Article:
One of the big surprises of 2020 is that it has been a pretty good year for health insurers. Humana (NYSE:HUM), for instance, is up 5.6% for the year, about double the S&P 500 index’s 2.75% gain. Shares closed on Sept. 23 at about $385. That’s a market capitalization of $51 billion, but HUM stock still looks a bargain with a price-earnings ratio under 15.
Analysts support the stock, with 10 on Tipranks saying buy and only 4 advising hold. The average price target of $448 would be a nice gain from present levels. The next earnings are due Nov. 4 and estimates of $2.84 a share look beatable.
Analysts at Goldman Sachs (NYSE:GS) have an easy explanation for what’s happening.
Rising unemployment means fewer people are insured. The pandemic means fewer people are going in for elective procedures. Political concerns seem to have been put off until 2021. Goldman thinks Humana could be worth $510 per share.
But this looks like a setup. More uninsured means more political pressure for big changes. Elective procedures will come back, meaning costs are going to rise.
Humana, however, is looking for even bigger business. It has added Raquel Bono, former CEO of the Defense Health Agency, to its board of directors. The company sees care for both the military and veterans being privatized by the Trump Administration. These huge contracts could add billions to the Humana bottom line.
But the political pushback on this is going to be enormous. There’s no great groundswell among veterans for having their care privatized. Currently the Veterans Administration delivers care for a fraction of the cost of private insurance. The same is true for TriCare, the military’s healthcare program. Before any of these programs get up and running, Democrats may well be in charge and eager to roll those costs back.
Humana began life as a health maintenance organization. It now offers standard insurance and handles government contracts as well. About 16.7 million people get their healthcare through Humana, and Investors Business Daily believes it now has the pricing power to take profits higher.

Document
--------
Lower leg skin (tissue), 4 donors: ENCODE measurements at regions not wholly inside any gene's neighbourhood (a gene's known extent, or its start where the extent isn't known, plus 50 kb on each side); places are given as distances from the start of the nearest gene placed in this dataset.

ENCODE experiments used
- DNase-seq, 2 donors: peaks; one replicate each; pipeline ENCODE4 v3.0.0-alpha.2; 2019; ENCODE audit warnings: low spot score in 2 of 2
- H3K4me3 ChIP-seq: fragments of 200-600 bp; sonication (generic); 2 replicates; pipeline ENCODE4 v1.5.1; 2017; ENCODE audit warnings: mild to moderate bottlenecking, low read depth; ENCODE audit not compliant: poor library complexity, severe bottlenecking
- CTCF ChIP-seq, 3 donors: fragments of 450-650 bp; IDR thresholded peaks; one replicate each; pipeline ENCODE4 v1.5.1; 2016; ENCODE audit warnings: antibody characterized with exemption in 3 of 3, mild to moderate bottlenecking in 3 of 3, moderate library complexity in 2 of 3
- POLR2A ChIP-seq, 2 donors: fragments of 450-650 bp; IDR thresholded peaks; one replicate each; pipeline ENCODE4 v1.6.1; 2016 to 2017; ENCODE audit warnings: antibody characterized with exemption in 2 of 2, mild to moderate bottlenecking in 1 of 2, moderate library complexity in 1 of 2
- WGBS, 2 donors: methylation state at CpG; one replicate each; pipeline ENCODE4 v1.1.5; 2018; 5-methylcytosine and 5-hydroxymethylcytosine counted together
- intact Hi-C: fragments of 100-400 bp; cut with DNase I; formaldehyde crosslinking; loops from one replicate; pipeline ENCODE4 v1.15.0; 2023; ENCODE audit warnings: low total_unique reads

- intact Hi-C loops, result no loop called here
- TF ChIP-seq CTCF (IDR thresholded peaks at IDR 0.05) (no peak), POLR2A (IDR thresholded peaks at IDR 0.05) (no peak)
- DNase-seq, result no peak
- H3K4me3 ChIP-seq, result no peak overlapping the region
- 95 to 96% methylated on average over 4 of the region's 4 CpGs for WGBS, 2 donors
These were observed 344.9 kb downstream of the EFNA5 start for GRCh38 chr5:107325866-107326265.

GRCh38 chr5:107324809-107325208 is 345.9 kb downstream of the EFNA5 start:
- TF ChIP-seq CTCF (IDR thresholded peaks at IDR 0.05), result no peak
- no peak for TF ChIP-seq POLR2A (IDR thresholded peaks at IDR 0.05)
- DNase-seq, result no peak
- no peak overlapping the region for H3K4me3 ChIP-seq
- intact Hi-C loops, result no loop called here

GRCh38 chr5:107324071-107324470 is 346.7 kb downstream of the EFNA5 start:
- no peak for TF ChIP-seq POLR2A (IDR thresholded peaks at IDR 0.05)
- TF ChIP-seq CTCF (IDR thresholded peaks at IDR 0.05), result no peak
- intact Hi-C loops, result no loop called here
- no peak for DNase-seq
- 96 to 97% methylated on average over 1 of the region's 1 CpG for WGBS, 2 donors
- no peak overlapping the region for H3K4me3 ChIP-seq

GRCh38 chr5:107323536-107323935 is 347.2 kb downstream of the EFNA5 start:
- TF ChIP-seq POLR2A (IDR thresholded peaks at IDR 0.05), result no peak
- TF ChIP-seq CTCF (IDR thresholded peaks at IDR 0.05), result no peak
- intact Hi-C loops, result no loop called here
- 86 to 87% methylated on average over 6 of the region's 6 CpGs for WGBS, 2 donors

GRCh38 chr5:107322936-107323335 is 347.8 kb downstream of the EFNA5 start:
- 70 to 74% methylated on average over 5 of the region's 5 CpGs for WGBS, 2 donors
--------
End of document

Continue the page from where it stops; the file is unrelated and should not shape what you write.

There are reasons to be optimistic.
In addition to its big contracts, Humana is also a player in the Medicare Advantage business. More than 24 million people now buy these policies, but market penetration is still just 36% . This means more growth is available. Humana’s share is 18%, second only to United Healthcare (NYSE:UNH) at 26%.
To grow that, Humana is launching new programs for older patients getting heart bypasses and shoulder replacements. This is in addition to existing programs covering new knees, new hips and spinal fusions. The programs offer better care and lower prices at a network of participating hospitals.
While Humana looks to lag United’s Optum in automation, it’s also playing catch-up through a new contract with salesforce.Com (NYSE:CRM). It also has a $100 million investment in Heal, a telehealth start-up, which, in May surprised observers by introducing a telemedicine offering.
Bottom Line on HUM Stock
I may be wrong, but I suspect investors are right to be cautious on health insurance names, including HUM stock.
Results for 2020 look great. But Humana is putting off costs, and political consequences, that could prove a burden next year. The idea that you can add millions to the ranks of the uninsured, avoid costs raised by the pandemic, and go whistling off to Profitland looks naïve to me.
What people want isn’t insurance but care. This is clear from the results of the Healthcare.Gov exchanges. Managed care plans do better there than standard insurance. Insurers are profiting by not delivering it. Do you really think voters are going to let that slide?
On the date of publication, Dana Blankenhorn did not have (either directly or indirectly) any positions in the securities mentioned in this article.
Dana Blankenhorn has been a financial journalist since 1978. His latest book is Technology’s Big Bang: Yesterday, Today and Tomorrow with Moore’s Law, essays on technology available at the Amazon Kindle store. Follow him on Twitter at @danablankenhorn.